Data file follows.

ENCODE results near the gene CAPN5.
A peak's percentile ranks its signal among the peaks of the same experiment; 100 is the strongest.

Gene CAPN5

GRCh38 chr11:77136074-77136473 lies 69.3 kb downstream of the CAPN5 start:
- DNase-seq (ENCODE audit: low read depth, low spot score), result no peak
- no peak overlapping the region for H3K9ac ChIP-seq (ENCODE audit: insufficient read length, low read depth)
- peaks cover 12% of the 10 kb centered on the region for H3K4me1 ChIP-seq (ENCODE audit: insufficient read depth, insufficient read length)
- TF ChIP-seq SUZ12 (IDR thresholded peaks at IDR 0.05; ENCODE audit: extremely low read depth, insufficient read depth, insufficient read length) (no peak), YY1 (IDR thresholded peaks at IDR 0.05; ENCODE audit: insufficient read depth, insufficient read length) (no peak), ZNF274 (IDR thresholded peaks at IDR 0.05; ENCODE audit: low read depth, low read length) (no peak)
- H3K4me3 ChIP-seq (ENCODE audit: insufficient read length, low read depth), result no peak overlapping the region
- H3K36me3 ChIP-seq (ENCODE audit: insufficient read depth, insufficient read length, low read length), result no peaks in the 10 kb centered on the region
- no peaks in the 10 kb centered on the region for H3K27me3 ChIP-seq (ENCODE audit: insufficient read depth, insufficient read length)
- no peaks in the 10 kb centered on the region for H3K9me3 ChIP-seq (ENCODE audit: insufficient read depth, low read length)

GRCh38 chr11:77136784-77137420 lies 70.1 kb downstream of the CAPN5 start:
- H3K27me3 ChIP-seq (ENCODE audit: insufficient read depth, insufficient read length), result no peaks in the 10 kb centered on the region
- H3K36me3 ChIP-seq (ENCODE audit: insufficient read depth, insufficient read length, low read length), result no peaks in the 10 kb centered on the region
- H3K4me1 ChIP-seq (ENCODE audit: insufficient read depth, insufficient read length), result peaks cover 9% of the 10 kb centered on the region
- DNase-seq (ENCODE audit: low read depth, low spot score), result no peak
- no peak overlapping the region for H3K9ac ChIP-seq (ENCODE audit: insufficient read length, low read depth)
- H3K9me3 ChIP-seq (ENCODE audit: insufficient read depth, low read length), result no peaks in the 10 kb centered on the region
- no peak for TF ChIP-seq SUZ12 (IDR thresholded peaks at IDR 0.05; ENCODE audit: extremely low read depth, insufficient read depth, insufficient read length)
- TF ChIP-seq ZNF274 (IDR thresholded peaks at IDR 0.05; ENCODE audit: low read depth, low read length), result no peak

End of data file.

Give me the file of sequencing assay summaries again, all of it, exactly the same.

ENCODE results near the gene CAPN5.
A peak's percentile ranks its signal among the peaks of the same experiment; 100 is the strongest.

Gene CAPN5

GRCh38 chr11:77136074-77136473 lies 69.3 kb downstream of the CAPN5 start:
- DNase-seq (ENCODE audit: low read depth, low spot score), result no peak
- no peak overlapping the region for H3K9ac ChIP-seq (ENCODE audit: insufficient read length, low read depth)
- peaks cover 12% of the 10 kb centered on the region for H3K4me1 ChIP-seq (ENCODE audit: insufficient read depth, insufficient read length)
- TF ChIP-seq SUZ12 (IDR thresholded peaks at IDR 0.05; ENCODE audit: extremely low read depth, insufficient read depth, insufficient read length) (no peak), YY1 (IDR thresholded peaks at IDR 0.05; ENCODE audit: insufficient read depth, insufficient read length) (no peak), ZNF274 (IDR thresholded peaks at IDR 0.05; ENCODE audit: low read depth, low read length) (no peak)
- H3K4me3 ChIP-seq (ENCODE audit: insufficient read length, low read depth), result no peak overlapping the region
- H3K36me3 ChIP-seq (ENCODE audit: insufficient read depth, insufficient read length, low read length), result no peaks in the 10 kb centered on the region
- no peaks in the 10 kb centered on the region for H3K27me3 ChIP-seq (ENCODE audit: insufficient read depth, insufficient read length)
- no peaks in the 10 kb centered on the region for H3K9me3 ChIP-seq (ENCODE audit: insufficient read depth, low read length)

GRCh38 chr11:77136784-77137420 lies 70.1 kb downstream of the CAPN5 start:
- H3K27me3 ChIP-seq (ENCODE audit: insufficient read depth, insufficient read length), result no peaks in the 10 kb centered on the region
- H3K36me3 ChIP-seq (ENCODE audit: insufficient read depth, insufficient read length, low read length), result no peaks in the 10 kb centered on the region
- H3K4me1 ChIP-seq (ENCODE audit: insufficient read depth, insufficient read length), result peaks cover 9% of the 10 kb centered on the region
- DNase-seq (ENCODE audit: low read depth, low spot score), result no peak
- no peak overlapping the region for H3K9ac ChIP-seq (ENCODE audit: insufficient read length, low read depth)
- H3K9me3 ChIP-seq (ENCODE audit: insufficient read depth, low read length), result no peaks in the 10 kb centered on the region
- no peak for TF ChIP-seq SUZ12 (IDR thresholded peaks at IDR 0.05; ENCODE audit: extremely low read depth, insufficient read depth, insufficient read length)
- TF ChIP-seq ZNF274 (IDR thresholded peaks at IDR 0.05; ENCODE audit: low read depth, low read length), result no peak